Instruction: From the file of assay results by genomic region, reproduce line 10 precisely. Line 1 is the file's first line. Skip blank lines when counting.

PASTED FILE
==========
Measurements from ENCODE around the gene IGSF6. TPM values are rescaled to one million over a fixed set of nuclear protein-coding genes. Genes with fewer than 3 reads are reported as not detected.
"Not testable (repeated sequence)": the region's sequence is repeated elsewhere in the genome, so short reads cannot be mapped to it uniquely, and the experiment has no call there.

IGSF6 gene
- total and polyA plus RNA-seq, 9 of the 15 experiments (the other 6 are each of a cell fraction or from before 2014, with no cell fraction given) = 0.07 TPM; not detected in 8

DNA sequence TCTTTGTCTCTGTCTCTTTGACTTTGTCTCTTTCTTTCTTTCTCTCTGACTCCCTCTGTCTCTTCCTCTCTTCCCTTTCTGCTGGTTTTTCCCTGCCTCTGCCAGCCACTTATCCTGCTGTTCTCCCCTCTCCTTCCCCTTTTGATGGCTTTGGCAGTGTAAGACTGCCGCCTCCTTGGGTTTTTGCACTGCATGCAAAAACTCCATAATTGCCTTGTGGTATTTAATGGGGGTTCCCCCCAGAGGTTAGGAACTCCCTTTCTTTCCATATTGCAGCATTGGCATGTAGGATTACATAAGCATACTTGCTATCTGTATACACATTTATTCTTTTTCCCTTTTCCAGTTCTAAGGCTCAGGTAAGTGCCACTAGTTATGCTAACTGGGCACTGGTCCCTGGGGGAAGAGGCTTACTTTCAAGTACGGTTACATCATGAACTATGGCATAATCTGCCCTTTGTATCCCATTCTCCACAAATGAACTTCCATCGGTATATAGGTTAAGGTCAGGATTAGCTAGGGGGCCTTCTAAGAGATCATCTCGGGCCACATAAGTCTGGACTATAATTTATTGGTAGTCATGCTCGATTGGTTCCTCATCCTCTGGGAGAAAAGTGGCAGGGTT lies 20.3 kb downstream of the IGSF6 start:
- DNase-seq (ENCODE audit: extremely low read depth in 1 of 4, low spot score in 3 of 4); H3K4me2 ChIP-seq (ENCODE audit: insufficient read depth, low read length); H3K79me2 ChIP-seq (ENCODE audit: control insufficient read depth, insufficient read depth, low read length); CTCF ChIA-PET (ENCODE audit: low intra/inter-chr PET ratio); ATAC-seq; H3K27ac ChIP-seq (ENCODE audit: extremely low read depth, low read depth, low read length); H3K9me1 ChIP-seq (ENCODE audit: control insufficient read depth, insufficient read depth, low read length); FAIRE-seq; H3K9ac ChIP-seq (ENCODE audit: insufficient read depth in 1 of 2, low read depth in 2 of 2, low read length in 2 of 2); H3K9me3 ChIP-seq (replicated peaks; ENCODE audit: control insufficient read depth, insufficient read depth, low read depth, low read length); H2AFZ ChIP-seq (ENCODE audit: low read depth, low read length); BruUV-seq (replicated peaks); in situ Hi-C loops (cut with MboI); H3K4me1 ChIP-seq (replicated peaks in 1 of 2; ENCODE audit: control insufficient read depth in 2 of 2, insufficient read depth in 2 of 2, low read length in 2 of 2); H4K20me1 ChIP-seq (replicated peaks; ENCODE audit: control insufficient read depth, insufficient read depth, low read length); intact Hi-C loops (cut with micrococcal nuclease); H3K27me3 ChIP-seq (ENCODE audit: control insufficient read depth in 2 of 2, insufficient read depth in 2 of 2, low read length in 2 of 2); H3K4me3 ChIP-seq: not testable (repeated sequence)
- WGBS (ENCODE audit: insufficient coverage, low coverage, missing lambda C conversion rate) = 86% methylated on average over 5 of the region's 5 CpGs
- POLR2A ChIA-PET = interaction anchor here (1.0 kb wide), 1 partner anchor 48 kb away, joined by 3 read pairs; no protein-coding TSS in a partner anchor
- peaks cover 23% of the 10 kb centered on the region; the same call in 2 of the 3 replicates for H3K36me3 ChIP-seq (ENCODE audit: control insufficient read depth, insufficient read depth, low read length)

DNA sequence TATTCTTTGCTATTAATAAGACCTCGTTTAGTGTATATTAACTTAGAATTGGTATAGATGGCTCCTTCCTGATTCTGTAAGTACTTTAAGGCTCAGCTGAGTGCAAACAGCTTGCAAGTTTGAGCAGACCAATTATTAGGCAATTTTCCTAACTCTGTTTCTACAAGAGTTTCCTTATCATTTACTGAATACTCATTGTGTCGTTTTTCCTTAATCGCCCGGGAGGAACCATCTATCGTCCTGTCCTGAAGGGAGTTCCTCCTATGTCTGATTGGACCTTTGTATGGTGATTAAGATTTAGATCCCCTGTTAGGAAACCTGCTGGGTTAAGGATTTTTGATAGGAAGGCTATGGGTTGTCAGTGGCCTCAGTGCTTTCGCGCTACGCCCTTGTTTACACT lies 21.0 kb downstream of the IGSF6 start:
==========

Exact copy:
DNA sequence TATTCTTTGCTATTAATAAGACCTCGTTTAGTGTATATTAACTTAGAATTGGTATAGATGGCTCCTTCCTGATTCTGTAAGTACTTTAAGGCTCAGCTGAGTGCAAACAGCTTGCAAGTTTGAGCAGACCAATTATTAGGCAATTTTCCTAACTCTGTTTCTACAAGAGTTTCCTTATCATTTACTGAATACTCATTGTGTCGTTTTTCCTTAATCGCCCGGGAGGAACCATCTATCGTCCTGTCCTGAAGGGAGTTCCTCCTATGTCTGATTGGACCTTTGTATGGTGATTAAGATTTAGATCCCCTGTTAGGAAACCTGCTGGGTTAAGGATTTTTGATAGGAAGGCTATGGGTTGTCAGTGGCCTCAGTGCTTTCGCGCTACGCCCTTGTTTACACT lies 21.0 kb downstream of the IGSF6 start: